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Military


Guatemala Army / Fuerzas de Tierra

With the exception of Cuba, and possibly Nicaragua, Guatemala has the best-equipped, best-organized and best-trained military in the Caribbean Basin. The military's acquisitions have given it the capability to operate for extended periods anywhere in the country, including the spacious and distant regions of Huehuetenango, Quiche, and Peten. As an institution, the military has abilities and mechanisms that are unmatched in Guatemalan society for selecting and training personnel at all levels, obtaining necessary material resources, instilling professional pride, and maintaining organizational cohesion.

The Land Force is the majority component of the Guatemalan Army. It is composed of a set of legally created units, which, through the use of the resources with which it is equipped, serves to conduct the defense of the Nation. It must conform to certain norms of behavior, treatment, operation and protocol, with more or less circumstantial variants and with the changes and changes that are imposed by the new trends, means of transport and the new ways of life that revolutionize each era and each nation.

Its fundamental mission is the preservation of territorial integrity, land dissuasion, the organization for the military defense of the Nation, as well as the structuring of human, territorial, economic and material resources that the state assigns to it. In peacetime it is dedicated to education, training, strategic sizing, Peacekeeping operations and humanitarian and humanitarian support missions, internally and externally. In wartime it will be used under a unified command within a defense strategy, depending on the nature of the threat or opponent, without losing sight of factors of location, time, space and technological advancement.

The mission of the land component of the Guatemalan Army also includes organizing, training and equipping the necessary forces to react effectively and develop military operations of any nature (territorial integrity, deterrence and land military defense) that the higher authority orders. In wartime it will be used under a unified command within a defense strategy, depending on the nature of the threat or opponent, without losing sight of factors of location, time, space and technological advancement.

In the performance of its functions, it adapts its organization, means and training to a deployment and a suitable action to the territorial division in force in time of peace. It maintains close liaison and relationship with authorities and civil organizations with which it shares the responsibility to contribute to the resolution of various problems that affect the fulfillment of its mission.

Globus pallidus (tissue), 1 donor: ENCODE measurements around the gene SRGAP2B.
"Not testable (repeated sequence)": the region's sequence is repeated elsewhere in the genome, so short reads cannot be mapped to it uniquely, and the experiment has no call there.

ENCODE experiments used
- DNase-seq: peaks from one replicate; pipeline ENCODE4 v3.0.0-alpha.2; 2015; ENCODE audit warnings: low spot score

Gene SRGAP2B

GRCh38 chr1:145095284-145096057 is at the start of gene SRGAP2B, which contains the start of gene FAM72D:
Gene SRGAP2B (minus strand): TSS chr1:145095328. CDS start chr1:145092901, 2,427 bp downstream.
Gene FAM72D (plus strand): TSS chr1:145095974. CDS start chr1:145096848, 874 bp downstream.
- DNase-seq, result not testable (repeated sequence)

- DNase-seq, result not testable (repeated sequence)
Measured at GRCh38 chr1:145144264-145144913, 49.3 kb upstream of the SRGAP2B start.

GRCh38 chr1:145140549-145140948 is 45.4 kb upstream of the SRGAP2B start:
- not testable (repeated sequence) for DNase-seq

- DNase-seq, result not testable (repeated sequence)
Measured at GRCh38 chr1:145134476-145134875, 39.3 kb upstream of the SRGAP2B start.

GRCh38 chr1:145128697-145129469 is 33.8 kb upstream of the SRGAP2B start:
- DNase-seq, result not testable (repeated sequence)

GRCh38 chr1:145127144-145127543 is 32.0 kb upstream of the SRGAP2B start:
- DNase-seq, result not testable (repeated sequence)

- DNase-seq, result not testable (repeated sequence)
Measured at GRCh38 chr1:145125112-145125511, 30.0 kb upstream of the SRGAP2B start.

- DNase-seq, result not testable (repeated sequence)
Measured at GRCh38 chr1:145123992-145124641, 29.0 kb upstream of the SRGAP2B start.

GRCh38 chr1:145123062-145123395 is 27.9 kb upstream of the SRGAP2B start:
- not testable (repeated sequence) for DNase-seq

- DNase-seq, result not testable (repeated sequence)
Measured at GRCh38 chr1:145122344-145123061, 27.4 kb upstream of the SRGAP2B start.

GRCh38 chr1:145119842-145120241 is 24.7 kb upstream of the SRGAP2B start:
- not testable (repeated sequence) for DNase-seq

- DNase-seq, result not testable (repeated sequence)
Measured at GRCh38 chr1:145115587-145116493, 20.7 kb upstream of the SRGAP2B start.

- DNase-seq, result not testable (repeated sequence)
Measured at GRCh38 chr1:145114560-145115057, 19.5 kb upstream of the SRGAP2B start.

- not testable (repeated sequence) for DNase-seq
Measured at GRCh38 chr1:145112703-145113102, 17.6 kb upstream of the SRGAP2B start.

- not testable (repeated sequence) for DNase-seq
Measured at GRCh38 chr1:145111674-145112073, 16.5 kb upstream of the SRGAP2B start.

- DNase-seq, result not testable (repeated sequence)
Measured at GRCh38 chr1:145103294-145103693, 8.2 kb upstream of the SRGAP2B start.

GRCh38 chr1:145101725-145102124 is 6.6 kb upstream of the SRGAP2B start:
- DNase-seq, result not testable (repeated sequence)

In wartime it will be used under a unified command within a defense strategy, depending on the nature of the threat or opponent, without losing sight of factors of location, time, space and technological advancement, to conduct military operations of any nature (territorial integrity, deterrence and land military defense) that the higher authority orders. The mission of the land component of the Guatemalan Army also includes organizing, training and equipping the necessary forces to react effectively and develop military operations of any nature (territorial integrity, deterrence and land military defense) that the higher authority orders.

In the early 1980s the army was equipped with about 10 United States M-41 tanks of Korean War vintage armed with 76mm guns. Seven of the older and lighter Stuart tanksM-3Alsmounting 37mm guns, were also in inventory. A variety of armored cars and armored personnel carriers (APCs) rounded out the armored vehicle holdings. Some dated to the World War II era, but a few of later design included 10 M-113 APCs and seven V-150 Commando APCs. Eighteen 75mm howitzers and 54 105mm howitzers provided artillery support, and a variety of mortars also contributed additional firepower.

By 2015 there were five additional Armadillos in the production line and it was planned to recover all 15 M113s and upgrade them to A2 standards. The Peace Treaty has halted the additional production of Armadillos (leaving only 30 operational) and only one M113 was recovered, bringing the total to 10. The Armadillos did get the transfer box from M35 2.5-ton trucks. The planned upgrade of the M8s with 20-mm gun turrets has been postponed.





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